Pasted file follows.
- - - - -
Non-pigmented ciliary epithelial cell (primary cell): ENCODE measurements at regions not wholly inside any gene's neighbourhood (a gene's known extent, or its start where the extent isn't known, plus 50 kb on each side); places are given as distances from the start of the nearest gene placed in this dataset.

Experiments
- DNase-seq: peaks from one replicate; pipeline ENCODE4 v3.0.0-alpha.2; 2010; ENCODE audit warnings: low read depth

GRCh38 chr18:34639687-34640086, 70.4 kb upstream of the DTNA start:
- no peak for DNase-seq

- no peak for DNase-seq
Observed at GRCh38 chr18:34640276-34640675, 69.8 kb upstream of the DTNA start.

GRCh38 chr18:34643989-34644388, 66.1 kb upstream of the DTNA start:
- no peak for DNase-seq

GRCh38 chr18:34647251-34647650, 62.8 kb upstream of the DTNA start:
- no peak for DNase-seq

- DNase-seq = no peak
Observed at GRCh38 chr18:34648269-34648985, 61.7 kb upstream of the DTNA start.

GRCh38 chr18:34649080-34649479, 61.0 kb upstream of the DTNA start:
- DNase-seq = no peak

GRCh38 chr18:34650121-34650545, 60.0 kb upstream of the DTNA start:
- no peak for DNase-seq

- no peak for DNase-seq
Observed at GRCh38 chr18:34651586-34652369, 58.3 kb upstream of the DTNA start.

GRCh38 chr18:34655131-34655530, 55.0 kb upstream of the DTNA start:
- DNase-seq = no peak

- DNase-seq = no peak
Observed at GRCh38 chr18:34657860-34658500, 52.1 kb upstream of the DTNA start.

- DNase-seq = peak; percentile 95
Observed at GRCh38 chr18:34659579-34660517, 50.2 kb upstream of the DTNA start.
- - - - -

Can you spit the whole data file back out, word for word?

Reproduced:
Non-pigmented ciliary epithelial cell (primary cell): ENCODE measurements at regions not wholly inside any gene's neighbourhood (a gene's known extent, or its start where the extent isn't known, plus 50 kb on each side); places are given as distances from the start of the nearest gene placed in this dataset.

Experiments
- DNase-seq: peaks from one replicate; pipeline ENCODE4 v3.0.0-alpha.2; 2010; ENCODE audit warnings: low read depth

GRCh38 chr18:34639687-34640086, 70.4 kb upstream of the DTNA start:
- no peak for DNase-seq

- no peak for DNase-seq
Observed at GRCh38 chr18:34640276-34640675, 69.8 kb upstream of the DTNA start.

GRCh38 chr18:34643989-34644388, 66.1 kb upstream of the DTNA start:
- no peak for DNase-seq

GRCh38 chr18:34647251-34647650, 62.8 kb upstream of the DTNA start:
- no peak for DNase-seq

- DNase-seq = no peak
Observed at GRCh38 chr18:34648269-34648985, 61.7 kb upstream of the DTNA start.

GRCh38 chr18:34649080-34649479, 61.0 kb upstream of the DTNA start:
- DNase-seq = no peak

GRCh38 chr18:34650121-34650545, 60.0 kb upstream of the DTNA start:
- no peak for DNase-seq

- no peak for DNase-seq
Observed at GRCh38 chr18:34651586-34652369, 58.3 kb upstream of the DTNA start.

GRCh38 chr18:34655131-34655530, 55.0 kb upstream of the DTNA start:
- DNase-seq = no peak

- DNase-seq = no peak
Observed at GRCh38 chr18:34657860-34658500, 52.1 kb upstream of the DTNA start.

- DNase-seq = peak; percentile 95
Observed at GRCh38 chr18:34659579-34660517, 50.2 kb upstream of the DTNA start.